The first Official National Tiny House Jamboree took place in Colorado Springs, CO August 7-9, 2015 and it included all of the biggest names in the world of tiny living. They were expecting 10,000 attendee’s. They came nowhere close to that number. Instead, they got 40,000!
They went into the event with a Mission…
To inspire the tiny house community to reach their dreams through education, inspiration, fun, and COMMUNITY building.
And, with a Vision…
A gathering of inspired people living their passions through simplifying their lives and getting back in touch with what REALLY matters in life.
OK, so this is BIG! It’s REALLY BIG! I think at this point it is fairly safe to say that the tiny house movement is not a passing trend. I heard about tiny houses about 10 years ago, I thought they were pretty cool. Over the past 10 years the trend has not slowed down, it has escalated.
I read an article a week ago about, where a builder of regular sized homes who takes in around $700,000 a year building large houses decided to try building tiny houses since the regular housing new build market in Alabama has been kind of slow. Based on what he was saying I got the impression that with 2-3 years he will probably be completely focused on only building tiny.
I am no expert on the duration of ‘trends’ and at what point do they stop being merely a trend and shift into the category of it’s here to stay. I’m thinking tiny will become much larger and will be looked upon favorably for decades to come.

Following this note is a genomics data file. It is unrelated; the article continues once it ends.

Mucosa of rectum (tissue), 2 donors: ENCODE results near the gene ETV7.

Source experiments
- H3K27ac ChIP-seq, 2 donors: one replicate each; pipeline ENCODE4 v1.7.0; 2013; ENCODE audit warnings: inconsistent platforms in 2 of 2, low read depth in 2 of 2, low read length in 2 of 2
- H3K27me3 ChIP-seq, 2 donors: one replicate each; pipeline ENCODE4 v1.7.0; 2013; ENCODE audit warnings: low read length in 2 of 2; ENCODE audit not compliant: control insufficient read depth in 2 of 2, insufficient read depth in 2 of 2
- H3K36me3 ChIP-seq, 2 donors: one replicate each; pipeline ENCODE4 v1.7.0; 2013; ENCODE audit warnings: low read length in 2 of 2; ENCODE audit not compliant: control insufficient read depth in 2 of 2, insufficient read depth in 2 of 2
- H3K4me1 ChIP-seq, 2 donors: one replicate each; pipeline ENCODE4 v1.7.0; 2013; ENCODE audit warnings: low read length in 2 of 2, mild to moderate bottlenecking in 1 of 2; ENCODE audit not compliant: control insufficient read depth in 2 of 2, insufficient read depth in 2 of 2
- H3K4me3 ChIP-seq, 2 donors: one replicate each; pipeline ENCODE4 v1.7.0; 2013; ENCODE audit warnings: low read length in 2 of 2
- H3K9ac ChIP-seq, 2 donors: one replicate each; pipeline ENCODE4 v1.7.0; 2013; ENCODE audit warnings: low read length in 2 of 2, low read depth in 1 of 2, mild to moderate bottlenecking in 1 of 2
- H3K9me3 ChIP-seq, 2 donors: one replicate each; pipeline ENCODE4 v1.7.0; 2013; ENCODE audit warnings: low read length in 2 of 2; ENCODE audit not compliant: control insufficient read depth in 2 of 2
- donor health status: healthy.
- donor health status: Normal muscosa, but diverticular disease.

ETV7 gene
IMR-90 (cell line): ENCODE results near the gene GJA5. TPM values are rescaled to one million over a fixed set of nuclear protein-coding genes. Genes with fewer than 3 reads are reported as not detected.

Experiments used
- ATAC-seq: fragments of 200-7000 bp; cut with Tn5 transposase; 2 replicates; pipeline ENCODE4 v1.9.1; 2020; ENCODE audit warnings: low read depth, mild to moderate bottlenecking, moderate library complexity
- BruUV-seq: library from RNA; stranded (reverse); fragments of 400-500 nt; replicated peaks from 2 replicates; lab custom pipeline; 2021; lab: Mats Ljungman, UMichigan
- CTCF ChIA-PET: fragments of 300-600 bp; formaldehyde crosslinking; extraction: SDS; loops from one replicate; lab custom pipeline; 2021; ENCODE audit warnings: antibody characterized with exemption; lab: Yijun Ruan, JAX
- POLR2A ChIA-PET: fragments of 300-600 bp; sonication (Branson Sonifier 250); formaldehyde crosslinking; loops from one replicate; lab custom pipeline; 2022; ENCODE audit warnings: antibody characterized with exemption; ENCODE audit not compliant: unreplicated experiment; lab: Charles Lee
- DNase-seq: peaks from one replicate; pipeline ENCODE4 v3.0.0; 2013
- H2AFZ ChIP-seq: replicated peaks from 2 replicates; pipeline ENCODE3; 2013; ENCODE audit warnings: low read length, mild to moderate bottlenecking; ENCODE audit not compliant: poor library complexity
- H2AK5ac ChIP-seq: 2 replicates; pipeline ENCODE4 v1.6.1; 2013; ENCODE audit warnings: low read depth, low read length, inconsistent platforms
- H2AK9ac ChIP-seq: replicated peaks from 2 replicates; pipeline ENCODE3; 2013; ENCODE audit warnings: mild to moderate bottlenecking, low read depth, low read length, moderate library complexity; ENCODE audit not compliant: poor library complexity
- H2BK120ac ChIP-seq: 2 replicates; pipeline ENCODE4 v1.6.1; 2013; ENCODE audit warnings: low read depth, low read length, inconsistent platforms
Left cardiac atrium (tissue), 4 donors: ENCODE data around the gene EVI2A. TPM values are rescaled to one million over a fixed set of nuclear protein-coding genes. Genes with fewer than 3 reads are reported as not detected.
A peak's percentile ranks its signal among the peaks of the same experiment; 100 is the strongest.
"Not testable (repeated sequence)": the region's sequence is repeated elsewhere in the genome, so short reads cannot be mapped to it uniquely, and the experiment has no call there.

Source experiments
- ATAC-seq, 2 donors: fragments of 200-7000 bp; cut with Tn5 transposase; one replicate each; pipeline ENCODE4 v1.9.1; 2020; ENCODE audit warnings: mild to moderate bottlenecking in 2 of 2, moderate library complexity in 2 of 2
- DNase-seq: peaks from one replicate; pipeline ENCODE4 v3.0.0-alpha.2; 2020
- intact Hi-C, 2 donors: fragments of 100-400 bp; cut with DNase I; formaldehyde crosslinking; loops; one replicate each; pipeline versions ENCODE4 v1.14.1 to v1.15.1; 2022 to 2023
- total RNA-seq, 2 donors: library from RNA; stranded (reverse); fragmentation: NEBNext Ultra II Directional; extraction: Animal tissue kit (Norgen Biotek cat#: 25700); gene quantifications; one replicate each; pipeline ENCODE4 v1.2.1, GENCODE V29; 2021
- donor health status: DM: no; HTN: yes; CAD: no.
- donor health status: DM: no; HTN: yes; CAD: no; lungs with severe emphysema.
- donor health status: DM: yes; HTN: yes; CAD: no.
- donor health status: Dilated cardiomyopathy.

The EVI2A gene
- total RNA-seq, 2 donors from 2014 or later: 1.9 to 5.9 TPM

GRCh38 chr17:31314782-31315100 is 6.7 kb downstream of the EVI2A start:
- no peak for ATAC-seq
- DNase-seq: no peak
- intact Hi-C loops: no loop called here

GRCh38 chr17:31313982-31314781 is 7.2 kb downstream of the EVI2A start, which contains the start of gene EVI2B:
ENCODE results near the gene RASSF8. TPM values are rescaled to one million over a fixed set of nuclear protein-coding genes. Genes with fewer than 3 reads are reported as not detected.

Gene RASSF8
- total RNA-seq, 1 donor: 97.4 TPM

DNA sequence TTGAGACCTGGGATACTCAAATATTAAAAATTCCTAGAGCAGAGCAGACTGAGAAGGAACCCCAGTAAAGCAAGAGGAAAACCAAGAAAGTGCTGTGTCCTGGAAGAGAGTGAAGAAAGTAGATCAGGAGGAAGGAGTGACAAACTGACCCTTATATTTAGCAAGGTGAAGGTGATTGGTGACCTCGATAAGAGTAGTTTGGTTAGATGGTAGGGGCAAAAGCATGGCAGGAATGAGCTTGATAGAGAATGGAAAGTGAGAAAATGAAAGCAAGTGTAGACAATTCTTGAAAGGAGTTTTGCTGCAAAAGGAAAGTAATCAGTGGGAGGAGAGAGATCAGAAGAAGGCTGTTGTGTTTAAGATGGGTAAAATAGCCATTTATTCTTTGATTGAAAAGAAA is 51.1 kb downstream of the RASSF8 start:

But hey, we had to figure something new and better was bound to come rolling down the pike, right!?
With housing, rentals and mortgaged, costs being sky-high and wages not coming close to keeping up with inflation and if wages to be in alignment with cost of living, minimum wage would have to be at least $25 an hour, I know it’s crazy, huh!? Not that $25 an hour is crazy but the fact that we are so far away from that number that we have to just kiss $25 an hour good-bye and change other things.
Speaking of ‘things’, that’s actually a big part of the problem – stuff. Slowly but surely people are waking up to the fact that working their entire lives to pay for all of this stuff and buy larger and larger houses, or rent storage units, because they have so much STUFF they need to buy more and more space to keep that junk that they never use or miss anyway. Marketers have done a pretty good job over the past 60+ years convincing us that we must have all of this burdensome stuff… when all it does is wear us out, have no time to enjoy any of it, keep paying more and more to keep it… and for what? To one day sell it, or worse yet leave it to heirs to sell at a yard sale for pennies on the dollar??? Unlike what marketers want us to believe, that more stuff and bigger is better, people are slowly seeing the light through their depression and exhaustion and they’re realizing that none of that stuff improves the quality of their lives, nor does it make them happy.
YouTube videos from self-financed filmmakers like Kristen Dirksen or Living Big in a Tiny House garner millions of hits—there’s something about a tiny space, where everything fits just so, that rubs some primordial part of our personalities because that is how humans once lived – not as fancy of course but dwellings were quite small.